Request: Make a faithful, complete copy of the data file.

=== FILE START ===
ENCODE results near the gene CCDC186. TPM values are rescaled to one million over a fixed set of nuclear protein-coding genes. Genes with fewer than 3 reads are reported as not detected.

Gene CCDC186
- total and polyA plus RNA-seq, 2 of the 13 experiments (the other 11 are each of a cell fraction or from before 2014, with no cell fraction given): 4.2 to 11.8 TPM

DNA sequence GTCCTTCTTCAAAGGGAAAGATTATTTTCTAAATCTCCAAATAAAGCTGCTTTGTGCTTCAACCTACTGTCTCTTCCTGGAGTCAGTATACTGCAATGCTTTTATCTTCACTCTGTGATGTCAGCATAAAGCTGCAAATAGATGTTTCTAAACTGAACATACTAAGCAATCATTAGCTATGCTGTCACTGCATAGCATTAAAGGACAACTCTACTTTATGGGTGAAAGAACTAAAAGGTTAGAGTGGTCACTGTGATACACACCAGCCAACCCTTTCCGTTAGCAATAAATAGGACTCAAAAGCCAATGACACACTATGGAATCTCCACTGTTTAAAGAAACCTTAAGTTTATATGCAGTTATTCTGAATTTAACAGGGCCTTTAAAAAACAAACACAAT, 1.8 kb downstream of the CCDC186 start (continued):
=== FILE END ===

ENCODE results near the gene CCDC186. TPM values are rescaled to one million over a fixed set of nuclear protein-coding genes. Genes with fewer than 3 reads are reported as not detected.

Gene CCDC186
- total and polyA plus RNA-seq, 2 of the 13 experiments (the other 11 are each of a cell fraction or from before 2014, with no cell fraction given): 4.2 to 11.8 TPM

DNA sequence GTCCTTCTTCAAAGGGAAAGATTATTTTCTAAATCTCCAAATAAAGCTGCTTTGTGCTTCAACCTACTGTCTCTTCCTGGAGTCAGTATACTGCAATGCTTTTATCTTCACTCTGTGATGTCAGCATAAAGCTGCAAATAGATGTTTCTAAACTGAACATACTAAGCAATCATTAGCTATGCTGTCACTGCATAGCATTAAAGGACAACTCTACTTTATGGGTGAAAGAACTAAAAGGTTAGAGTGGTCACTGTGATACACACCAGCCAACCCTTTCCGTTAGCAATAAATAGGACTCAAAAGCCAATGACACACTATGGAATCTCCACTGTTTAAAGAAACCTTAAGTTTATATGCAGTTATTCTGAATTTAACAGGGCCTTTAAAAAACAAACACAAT, 1.8 kb downstream of the CCDC186 start (continued):